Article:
initial studies, we were able to isolate expanded CD4+
clonotypes from 5 patients with early RA (11). These
clonotypes were dominant in the peripheral blood as
well as the synovial compartment. While clonal amplification of CD4+ T cells in the joint may result from
stimulation by an arthritogenic antigen, oligoclonality of
circulating CD4+ cells has challenged the concept of
localized antigen recognition. Our findings have raised the
possibility that patients with RA have an intrinsic abnormality in controlling the proliferation of T lymphocytes.
In the present study, we examined the mecha-
905
OLIGOCLONAL T CELL PROLIFERATION IN RA
BV17
BV2
BJ
2S2 253 2S4 2S5 2S7
BJ
BV3
BV2
BJ
2S2 2S3 2S4 2S5 2S7
R4-5
2S2 2S3 2S4 2S5 2S7
BJ
2S2
2S3 2%
RA-7
BV8
2S5 2S7
BJ 2S2 2S3 2S4 2S5 2S7
RA-8
Figure 1. Clonal dominance of selected T cell receptor (TCR) specificities in the CD4-t repertoire of rheumatoid arthritis (RA) patients. TCR
sequences were amplified by reverse transcriptase-polymerase chain reaction with BV-BJ-specific primer sets. Size separation of BV-BJ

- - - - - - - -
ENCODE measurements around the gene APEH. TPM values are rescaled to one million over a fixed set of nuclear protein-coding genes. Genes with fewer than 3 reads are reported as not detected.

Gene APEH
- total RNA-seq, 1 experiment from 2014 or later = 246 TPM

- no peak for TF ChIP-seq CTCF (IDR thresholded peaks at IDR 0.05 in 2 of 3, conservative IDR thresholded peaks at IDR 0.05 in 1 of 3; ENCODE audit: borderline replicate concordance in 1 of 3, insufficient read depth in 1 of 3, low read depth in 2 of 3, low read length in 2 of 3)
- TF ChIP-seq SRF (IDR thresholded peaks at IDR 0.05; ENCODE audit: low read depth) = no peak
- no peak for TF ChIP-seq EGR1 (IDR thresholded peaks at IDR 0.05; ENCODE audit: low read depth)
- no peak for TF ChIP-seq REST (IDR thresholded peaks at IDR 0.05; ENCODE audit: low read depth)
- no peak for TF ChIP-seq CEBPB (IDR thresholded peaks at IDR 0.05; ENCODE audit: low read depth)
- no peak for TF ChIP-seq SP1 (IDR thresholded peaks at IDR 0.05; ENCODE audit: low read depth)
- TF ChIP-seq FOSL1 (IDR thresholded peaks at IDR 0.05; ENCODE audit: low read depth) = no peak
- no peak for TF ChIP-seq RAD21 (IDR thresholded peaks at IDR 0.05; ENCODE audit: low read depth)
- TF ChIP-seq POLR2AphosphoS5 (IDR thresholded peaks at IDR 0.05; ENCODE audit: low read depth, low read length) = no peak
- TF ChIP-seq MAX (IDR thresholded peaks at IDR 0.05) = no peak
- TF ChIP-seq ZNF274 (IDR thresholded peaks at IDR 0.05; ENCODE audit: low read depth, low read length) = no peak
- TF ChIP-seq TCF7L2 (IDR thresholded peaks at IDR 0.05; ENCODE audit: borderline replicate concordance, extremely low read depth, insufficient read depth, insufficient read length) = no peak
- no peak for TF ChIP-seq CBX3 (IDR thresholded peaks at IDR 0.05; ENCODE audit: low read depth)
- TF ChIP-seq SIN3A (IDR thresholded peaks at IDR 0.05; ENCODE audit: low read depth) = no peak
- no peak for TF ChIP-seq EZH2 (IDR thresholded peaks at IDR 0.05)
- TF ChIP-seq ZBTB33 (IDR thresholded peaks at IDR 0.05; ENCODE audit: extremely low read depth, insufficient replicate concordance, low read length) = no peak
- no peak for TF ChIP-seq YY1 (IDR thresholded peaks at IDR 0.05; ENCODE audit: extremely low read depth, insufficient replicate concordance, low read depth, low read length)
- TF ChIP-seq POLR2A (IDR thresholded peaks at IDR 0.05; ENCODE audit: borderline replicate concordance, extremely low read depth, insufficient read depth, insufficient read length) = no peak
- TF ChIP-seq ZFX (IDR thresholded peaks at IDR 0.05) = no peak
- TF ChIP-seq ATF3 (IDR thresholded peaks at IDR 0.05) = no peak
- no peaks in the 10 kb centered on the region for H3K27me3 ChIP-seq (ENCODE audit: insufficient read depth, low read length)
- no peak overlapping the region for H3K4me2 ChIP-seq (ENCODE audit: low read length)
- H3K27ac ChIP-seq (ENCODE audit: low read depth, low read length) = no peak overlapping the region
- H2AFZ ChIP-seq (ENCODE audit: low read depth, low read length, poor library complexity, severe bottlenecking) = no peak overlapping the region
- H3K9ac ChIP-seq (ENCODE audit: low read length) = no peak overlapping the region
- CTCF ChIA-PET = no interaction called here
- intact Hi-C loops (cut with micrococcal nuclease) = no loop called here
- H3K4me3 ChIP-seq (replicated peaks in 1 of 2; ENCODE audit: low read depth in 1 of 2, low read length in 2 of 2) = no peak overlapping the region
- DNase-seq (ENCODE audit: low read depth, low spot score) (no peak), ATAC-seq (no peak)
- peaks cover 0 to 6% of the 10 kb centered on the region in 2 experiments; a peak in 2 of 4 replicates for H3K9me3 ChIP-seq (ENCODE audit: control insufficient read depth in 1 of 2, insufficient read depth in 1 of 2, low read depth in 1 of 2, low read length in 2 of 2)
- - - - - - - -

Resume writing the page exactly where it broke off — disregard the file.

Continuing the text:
amplification products demonstrated a Gaussian distribution of TCR transcripts with different lengths for most BV-BJ combinations. Results are
shown for BV2-BJ combinations in a normal individual, and for BV17-BJ combinations in a patient with psoriatic arthritis (top). The emergence
of a dominant band is suspicious for expansion of one clonal specificity. Clonality was confirmed for a BV2-BJ2S5 specificity in patient RA-5, a
BV3-BJ2Sj specificity in RA-7, and a BV8-BJ2S4 receptor in patient RA-8 (bottom).
nisms underlying the clonal expansion of selected CD4-t
T cells. Emergence of dominant clonotypes was not
simply a consequence of chronic inflammation. Clonally
expanded T cells were infrequently found in patients
with psoriatic polyarthritis, whereas all of the patients
with seropositive RA had evidence of clonal amplifica-
tion of several T cell specificities. In contrast to healthy
individuals without a family history of RA, unagected